Why Atmanirbhar Bharat Should Always Be Wary Of Import Substitution 2.0
Curbing imports is not entirely consistent with our objective of integrating with global value chains.
This is precisely why a cohesive trade strategy with a macro vision is warranted.
Recently, the government of India decided to ban the import of air-conditioners as it moved them from the ‘free’ list to the ‘prohibited’ list. They now join the list with items such as tyres and TV sets as the government looks at improving domestic production and reducing ‘non-essential’ imports.
Trade reforms allowed for a free import of any items without any government permission subject to relevant duties.
There was, however, a negative list that has items that are not allowed to be imported into the country. There has been a systematic attempt to move more items to the prohibited list and at beefing up import duties over the last few years.
Most of it is geared by an attempt to provide protection from cheap imports coming from countries such as China. Many view this as a reversion to import substitution and have termed it as import substitution 2.0.
To some extent, they are correct as these measures are attempted to substitute imports — more so, they are targeted towards substituting imports from a particular region. The question is whether import substitution will deliver — as we know that in the past it failed significantly.
The reason why it failed in the past was to do with excessive domestic regulations, high costs of taxation and of capital along with a host of other issues. Things are different now as we have addressed some of these issues over the last few decades.
However, it is worthwhile to note that the attempt at curbing imports is not entirely consistent with our objective of integrating with global value chains. This is precisely why a cohesive trade strategy with a macro vision is warranted.
The bulk of the trade restrictions have primarily focused on finished products, which is better as many times in the past our trade policy interventions ended up creating an inverted duty structure.
That is, the tax on import of raw materials was higher than that on the final products. This is what eventually crippled a lot of our manufacturing activity. The expectation is that with strong domestic reforms, we may now witness an improved productivity of both land, and labour.
Interestingly, due to our excessive labour regulation, Indian manufacturing adopted a high-skilled capital-intensive mode of production which was feasible in specialised industries such as automobile sector or pharmaceutical sector.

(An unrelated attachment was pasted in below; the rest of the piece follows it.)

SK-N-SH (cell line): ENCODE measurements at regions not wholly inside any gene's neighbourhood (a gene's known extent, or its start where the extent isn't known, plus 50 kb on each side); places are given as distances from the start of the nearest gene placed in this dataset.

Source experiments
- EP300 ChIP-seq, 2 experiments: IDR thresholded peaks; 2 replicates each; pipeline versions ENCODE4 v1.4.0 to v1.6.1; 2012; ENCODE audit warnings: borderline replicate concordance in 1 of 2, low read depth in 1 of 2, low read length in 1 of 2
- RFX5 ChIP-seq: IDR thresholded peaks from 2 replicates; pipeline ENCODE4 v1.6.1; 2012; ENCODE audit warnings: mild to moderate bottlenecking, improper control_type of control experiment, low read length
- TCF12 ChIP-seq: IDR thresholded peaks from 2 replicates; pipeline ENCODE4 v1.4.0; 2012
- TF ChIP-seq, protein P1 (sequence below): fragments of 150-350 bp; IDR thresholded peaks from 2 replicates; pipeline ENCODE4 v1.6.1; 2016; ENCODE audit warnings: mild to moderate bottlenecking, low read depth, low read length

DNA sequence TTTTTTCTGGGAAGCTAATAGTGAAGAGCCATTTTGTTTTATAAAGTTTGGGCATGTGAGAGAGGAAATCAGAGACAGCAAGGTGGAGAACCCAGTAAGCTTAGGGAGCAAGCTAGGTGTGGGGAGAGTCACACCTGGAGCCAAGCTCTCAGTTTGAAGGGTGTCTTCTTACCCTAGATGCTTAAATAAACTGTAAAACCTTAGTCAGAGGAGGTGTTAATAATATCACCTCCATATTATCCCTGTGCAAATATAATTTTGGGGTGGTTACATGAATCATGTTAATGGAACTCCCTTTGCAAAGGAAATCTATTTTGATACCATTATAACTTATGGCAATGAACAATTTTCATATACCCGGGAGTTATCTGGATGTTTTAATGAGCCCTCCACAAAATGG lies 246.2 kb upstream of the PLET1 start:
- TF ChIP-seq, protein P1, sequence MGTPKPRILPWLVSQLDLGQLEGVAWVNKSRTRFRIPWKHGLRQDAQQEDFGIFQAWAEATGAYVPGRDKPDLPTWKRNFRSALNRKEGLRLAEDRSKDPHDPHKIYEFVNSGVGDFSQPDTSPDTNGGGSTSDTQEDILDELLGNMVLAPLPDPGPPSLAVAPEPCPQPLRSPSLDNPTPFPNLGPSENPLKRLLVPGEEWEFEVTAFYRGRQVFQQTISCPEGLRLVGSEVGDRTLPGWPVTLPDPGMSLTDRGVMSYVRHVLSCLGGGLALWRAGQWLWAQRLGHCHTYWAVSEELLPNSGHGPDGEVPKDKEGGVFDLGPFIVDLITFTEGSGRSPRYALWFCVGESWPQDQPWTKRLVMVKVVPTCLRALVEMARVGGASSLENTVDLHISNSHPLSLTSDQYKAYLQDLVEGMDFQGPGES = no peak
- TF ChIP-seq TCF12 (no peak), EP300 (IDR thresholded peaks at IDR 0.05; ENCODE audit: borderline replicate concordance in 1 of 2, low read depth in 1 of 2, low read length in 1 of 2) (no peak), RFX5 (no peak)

The key problem remains of higher wages when we compare to the worker productivity in India due to several local regulations.
It is important to understand that for Indian firms to be truly efficient, we need to ensure they produce not just for Indian markets but also look at aggressively tapping foreign markets.
This in turn requires us to ensure that Indian companies continue to have access to foreign markets while they are allowed to import raw materials at reduced duties to be able to produce goods at a competitive price for both the domestic and international markets.
This is important as we aggressively enter into a world that would be wary of globalisation and thus, any attempt to impose tariffs could result in other countries reciprocating the same.
This is unlikely to help us achieve our economic objectives.
In contrast, allowing for greater trade between rules-based societies could help accelerate the process of restoration of economic activity.
As we look at beefing up trade restrictions, it would be wise to remember that similar steps have misfired in the past. Luckily, government is cognizant of the same and is attempting to combine economic reforms with some protectionism to boost domestic investments in the manufacturing space.
It would be important to ensure a strategic view throughout the exercise that is built on looking at the issue of global trade through the lens of value chains. Levying higher duties on imports of final goods where India seems to be a major market could encourage companies to aggressively shift some part of their value chain to India.
Any attempt at increasing duties on items such as raw materials for pharmaceutical companies in turn could be counter intuitive.
Therefore, one needs to consider an entire value chain which spans different countries before we undertake decisions of levying or reducing import duties.
This is important as there exists a possibility of a change in the stance of the US government on free trade even as its policies towards China remain largely the same. What this means is that there is a greater possibility of a push from the US for a non-China free trade agreement for major economies of the world.
Doing so would result in lower duties for countries that agree to participate in the same, which will serve our manufacturing sector well.
As the world reverts to the conventional policy of promoting trade (even as it restricts a few countries), India cannot afford to be seen as a country that bans imports of goods or levies a higher import tariff, unless they can be justified on economic grounds. Here is hoping that the value chain approach would thus come in handy and put in place a pragmatic trade policy that is consistent with the vision of an atmanirbhar Bharat.
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